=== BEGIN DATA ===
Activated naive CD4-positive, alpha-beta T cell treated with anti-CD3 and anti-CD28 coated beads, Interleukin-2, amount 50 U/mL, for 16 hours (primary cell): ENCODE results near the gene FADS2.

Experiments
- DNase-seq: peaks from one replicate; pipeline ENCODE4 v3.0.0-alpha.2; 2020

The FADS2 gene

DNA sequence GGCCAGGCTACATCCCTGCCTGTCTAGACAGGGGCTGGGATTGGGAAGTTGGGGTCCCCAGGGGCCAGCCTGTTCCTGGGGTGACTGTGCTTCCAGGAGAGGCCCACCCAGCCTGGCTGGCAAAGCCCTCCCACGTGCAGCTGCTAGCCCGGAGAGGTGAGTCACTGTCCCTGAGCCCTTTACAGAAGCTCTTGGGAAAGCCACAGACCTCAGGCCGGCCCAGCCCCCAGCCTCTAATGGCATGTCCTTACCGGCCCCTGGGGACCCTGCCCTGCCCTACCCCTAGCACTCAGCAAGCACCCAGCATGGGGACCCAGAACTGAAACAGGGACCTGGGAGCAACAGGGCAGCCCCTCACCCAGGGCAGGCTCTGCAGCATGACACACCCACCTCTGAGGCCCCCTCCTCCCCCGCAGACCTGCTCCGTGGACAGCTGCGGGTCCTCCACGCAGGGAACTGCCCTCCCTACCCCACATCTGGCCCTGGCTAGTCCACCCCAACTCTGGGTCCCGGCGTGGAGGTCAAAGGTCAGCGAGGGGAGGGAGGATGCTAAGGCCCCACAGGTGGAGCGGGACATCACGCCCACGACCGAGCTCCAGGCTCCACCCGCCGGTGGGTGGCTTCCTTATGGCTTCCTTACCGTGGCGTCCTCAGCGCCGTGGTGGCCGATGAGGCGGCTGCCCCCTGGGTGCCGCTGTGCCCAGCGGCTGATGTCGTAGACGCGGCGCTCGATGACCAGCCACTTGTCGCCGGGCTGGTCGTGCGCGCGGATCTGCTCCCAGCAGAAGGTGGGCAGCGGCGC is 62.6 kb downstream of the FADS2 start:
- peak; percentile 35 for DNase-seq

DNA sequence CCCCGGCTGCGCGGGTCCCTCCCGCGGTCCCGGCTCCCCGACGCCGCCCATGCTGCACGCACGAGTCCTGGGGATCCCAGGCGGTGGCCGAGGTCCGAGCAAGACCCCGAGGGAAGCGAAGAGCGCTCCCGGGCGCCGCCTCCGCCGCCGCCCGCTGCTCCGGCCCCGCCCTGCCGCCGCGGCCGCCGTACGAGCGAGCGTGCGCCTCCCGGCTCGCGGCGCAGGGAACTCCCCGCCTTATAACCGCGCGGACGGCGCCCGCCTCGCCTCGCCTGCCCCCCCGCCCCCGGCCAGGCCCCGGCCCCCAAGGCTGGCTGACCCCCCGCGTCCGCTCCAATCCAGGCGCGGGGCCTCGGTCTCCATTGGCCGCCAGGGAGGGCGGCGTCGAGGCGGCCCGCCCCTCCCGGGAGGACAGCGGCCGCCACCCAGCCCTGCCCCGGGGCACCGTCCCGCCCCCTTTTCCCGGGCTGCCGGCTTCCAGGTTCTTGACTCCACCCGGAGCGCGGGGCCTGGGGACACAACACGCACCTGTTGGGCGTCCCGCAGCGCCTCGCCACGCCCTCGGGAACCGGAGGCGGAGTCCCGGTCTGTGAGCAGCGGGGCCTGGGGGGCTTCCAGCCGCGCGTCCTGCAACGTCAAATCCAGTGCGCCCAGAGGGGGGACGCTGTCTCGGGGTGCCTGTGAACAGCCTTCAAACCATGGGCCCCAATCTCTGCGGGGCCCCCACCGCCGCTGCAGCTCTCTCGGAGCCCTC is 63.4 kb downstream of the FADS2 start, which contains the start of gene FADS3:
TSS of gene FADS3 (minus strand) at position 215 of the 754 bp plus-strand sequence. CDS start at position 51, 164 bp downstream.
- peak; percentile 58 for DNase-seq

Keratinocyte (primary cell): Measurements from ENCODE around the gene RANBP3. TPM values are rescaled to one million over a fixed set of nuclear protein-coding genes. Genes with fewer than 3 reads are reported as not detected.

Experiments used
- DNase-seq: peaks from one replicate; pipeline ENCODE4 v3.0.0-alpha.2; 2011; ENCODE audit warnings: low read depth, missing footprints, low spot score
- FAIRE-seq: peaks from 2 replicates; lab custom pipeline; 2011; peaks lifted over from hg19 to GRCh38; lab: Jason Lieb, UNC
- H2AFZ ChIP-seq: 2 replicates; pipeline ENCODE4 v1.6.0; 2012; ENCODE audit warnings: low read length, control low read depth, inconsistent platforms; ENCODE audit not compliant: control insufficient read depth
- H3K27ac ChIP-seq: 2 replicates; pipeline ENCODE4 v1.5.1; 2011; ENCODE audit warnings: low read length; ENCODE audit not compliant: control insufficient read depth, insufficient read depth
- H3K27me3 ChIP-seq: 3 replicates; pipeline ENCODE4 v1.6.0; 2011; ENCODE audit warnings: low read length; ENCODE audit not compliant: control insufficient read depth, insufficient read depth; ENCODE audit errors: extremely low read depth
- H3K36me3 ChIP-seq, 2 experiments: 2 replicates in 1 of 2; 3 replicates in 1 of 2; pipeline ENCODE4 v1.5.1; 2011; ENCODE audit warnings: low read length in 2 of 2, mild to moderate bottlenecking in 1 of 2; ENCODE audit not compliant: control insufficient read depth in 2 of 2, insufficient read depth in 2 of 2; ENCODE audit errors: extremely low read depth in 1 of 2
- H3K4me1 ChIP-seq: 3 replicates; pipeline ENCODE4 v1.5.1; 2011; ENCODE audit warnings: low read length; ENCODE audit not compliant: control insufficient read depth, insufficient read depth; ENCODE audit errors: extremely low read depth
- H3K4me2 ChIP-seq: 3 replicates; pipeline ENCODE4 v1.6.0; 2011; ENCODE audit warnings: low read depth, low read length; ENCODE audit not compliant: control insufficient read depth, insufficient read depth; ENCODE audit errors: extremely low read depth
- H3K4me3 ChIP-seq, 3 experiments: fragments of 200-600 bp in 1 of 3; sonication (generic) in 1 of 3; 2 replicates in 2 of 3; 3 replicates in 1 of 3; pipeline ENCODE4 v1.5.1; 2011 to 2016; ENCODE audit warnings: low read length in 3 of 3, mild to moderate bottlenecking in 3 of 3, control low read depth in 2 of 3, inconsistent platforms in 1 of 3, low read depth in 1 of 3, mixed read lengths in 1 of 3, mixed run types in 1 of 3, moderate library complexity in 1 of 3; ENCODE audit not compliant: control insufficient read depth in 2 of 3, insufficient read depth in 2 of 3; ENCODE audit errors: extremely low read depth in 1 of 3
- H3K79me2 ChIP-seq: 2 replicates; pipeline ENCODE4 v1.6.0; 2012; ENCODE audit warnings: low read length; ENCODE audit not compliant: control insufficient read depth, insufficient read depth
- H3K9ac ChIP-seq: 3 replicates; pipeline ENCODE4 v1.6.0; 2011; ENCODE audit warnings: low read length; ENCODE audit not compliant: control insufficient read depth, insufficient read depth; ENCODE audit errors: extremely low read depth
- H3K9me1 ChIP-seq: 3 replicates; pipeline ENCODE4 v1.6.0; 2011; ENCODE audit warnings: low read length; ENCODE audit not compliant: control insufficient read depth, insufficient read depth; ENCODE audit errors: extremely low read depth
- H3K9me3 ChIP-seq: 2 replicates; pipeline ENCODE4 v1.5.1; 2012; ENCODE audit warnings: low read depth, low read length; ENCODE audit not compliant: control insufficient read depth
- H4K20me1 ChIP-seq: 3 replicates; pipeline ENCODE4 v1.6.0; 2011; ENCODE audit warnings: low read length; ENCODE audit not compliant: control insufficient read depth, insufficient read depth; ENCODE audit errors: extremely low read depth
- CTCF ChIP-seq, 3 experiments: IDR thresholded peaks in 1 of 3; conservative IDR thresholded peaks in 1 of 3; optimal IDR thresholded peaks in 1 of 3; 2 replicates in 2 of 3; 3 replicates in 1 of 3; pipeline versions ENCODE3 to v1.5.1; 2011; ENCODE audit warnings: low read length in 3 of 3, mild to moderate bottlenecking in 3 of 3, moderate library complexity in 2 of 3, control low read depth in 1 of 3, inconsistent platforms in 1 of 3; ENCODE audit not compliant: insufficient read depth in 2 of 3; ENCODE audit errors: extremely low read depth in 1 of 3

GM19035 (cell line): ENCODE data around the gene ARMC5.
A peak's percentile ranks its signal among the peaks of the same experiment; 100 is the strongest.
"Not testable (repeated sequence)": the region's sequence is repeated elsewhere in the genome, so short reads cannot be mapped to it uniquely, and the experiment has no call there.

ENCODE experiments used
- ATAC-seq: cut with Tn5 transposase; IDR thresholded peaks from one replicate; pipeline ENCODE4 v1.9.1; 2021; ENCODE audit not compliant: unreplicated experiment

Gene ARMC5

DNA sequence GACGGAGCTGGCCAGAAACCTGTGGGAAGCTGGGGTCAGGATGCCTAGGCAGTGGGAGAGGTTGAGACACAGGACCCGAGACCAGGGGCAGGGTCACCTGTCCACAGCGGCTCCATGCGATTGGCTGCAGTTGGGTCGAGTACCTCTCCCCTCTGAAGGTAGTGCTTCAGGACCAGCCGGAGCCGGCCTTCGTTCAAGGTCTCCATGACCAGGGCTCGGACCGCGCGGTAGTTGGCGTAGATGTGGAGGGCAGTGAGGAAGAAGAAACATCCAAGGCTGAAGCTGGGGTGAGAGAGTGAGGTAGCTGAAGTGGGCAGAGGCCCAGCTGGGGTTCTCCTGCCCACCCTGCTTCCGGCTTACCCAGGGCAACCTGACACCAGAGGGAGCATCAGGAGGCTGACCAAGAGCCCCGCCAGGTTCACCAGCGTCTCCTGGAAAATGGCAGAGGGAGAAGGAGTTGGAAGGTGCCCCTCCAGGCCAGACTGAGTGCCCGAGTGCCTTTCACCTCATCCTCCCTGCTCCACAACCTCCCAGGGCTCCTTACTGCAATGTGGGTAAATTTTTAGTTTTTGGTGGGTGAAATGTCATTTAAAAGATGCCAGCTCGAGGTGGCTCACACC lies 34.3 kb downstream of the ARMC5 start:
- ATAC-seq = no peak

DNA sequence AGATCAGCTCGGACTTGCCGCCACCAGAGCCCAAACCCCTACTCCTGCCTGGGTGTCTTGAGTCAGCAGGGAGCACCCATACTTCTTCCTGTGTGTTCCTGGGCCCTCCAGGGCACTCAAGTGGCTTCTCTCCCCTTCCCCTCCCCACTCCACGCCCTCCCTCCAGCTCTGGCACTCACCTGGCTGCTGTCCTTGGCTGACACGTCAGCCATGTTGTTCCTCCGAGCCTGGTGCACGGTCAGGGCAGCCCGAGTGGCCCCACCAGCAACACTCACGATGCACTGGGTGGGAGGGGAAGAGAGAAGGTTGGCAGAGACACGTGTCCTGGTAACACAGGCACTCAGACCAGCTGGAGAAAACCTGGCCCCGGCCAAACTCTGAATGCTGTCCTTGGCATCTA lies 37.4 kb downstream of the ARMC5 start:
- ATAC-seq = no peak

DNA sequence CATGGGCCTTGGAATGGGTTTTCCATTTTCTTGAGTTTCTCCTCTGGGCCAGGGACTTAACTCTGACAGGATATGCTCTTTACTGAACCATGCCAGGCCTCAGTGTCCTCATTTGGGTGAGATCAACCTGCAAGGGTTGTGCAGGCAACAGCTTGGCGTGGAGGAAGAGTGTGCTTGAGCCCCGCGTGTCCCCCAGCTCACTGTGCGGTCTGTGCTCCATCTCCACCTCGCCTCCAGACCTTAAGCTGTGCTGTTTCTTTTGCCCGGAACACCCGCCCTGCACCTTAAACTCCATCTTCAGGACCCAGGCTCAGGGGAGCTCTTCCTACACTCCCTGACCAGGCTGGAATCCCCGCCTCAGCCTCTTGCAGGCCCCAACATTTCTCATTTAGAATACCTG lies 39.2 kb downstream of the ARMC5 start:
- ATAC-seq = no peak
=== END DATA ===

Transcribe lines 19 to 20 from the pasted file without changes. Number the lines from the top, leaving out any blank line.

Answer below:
- H3K4me2 ChIP-seq: 3 replicates; pipeline ENCODE4 v1.6.0; 2011; ENCODE audit warnings: low read depth, low read length; ENCODE audit not compliant: control insufficient read depth, insufficient read depth; ENCODE audit errors: extremely low read depth
- H3K4me3 ChIP-seq, 3 experiments: fragments of 200-600 bp in 1 of 3; sonication (generic) in 1 of 3; 2 replicates in 2 of 3; 3 replicates in 1 of 3; pipeline ENCODE4 v1.5.1; 2011 to 2016; ENCODE audit warnings: low read length in 3 of 3, mild to moderate bottlenecking in 3 of 3, control low read depth in 2 of 3, inconsistent platforms in 1 of 3, low read depth in 1 of 3, mixed read lengths in 1 of 3, mixed run types in 1 of 3, moderate library complexity in 1 of 3; ENCODE audit not compliant: control insufficient read depth in 2 of 3, insufficient read depth in 2 of 3; ENCODE audit errors: extremely low read depth in 1 of 3